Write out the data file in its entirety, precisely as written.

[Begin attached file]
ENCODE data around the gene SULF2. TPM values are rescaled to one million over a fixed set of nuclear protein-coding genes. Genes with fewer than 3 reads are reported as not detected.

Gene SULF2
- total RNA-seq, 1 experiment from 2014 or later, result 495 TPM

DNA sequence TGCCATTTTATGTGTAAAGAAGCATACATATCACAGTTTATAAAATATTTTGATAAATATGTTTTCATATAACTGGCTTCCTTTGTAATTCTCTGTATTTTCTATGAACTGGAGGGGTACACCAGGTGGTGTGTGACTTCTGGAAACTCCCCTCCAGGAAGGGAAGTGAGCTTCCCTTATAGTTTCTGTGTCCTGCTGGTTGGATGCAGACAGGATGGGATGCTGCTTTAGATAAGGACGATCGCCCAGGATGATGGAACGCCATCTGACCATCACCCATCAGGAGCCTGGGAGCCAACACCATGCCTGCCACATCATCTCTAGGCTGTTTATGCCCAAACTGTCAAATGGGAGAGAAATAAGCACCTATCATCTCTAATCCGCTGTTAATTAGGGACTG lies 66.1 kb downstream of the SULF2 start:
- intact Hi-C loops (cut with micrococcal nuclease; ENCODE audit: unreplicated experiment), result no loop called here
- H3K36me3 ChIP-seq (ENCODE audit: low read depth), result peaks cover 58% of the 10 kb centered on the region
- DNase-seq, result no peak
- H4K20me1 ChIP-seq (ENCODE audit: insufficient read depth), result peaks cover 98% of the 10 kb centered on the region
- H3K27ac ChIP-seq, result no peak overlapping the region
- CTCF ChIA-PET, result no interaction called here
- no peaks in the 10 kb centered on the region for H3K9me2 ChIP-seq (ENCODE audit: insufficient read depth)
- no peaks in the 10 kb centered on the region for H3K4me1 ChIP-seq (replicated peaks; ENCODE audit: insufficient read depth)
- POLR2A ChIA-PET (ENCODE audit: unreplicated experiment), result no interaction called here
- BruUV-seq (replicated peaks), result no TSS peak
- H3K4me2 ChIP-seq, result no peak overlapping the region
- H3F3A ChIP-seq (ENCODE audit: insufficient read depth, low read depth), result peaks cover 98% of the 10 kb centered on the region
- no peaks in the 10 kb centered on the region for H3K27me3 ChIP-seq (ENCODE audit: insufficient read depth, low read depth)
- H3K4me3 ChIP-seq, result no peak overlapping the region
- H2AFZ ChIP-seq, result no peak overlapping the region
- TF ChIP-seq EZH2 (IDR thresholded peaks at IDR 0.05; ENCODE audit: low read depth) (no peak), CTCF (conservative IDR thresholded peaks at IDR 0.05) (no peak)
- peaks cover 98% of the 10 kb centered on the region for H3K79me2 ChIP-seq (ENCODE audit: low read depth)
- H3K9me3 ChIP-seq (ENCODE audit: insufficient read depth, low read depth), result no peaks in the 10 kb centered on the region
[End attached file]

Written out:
ENCODE data around the gene SULF2. TPM values are rescaled to one million over a fixed set of nuclear protein-coding genes. Genes with fewer than 3 reads are reported as not detected.

Gene SULF2
- total RNA-seq, 1 experiment from 2014 or later, result 495 TPM

DNA sequence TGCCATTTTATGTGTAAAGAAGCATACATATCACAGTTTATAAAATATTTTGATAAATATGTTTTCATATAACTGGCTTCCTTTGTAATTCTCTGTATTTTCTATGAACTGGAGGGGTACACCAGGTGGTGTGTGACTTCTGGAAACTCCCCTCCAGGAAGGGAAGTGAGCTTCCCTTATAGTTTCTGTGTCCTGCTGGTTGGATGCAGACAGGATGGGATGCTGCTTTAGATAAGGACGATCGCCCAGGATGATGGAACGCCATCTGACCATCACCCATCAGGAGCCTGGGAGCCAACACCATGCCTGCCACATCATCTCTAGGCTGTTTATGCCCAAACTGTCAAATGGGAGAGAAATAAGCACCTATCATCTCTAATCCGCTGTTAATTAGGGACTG lies 66.1 kb downstream of the SULF2 start:
- intact Hi-C loops (cut with micrococcal nuclease; ENCODE audit: unreplicated experiment), result no loop called here
- H3K36me3 ChIP-seq (ENCODE audit: low read depth), result peaks cover 58% of the 10 kb centered on the region
- DNase-seq, result no peak
- H4K20me1 ChIP-seq (ENCODE audit: insufficient read depth), result peaks cover 98% of the 10 kb centered on the region
- H3K27ac ChIP-seq, result no peak overlapping the region
- CTCF ChIA-PET, result no interaction called here
- no peaks in the 10 kb centered on the region for H3K9me2 ChIP-seq (ENCODE audit: insufficient read depth)
- no peaks in the 10 kb centered on the region for H3K4me1 ChIP-seq (replicated peaks; ENCODE audit: insufficient read depth)
- POLR2A ChIA-PET (ENCODE audit: unreplicated experiment), result no interaction called here
- BruUV-seq (replicated peaks), result no TSS peak
- H3K4me2 ChIP-seq, result no peak overlapping the region
- H3F3A ChIP-seq (ENCODE audit: insufficient read depth, low read depth), result peaks cover 98% of the 10 kb centered on the region
- no peaks in the 10 kb centered on the region for H3K27me3 ChIP-seq (ENCODE audit: insufficient read depth, low read depth)
- H3K4me3 ChIP-seq, result no peak overlapping the region
- H2AFZ ChIP-seq, result no peak overlapping the region
- TF ChIP-seq EZH2 (IDR thresholded peaks at IDR 0.05; ENCODE audit: low read depth) (no peak), CTCF (conservative IDR thresholded peaks at IDR 0.05) (no peak)
- peaks cover 98% of the 10 kb centered on the region for H3K79me2 ChIP-seq (ENCODE audit: low read depth)
- H3K9me3 ChIP-seq (ENCODE audit: insufficient read depth, low read depth), result no peaks in the 10 kb centered on the region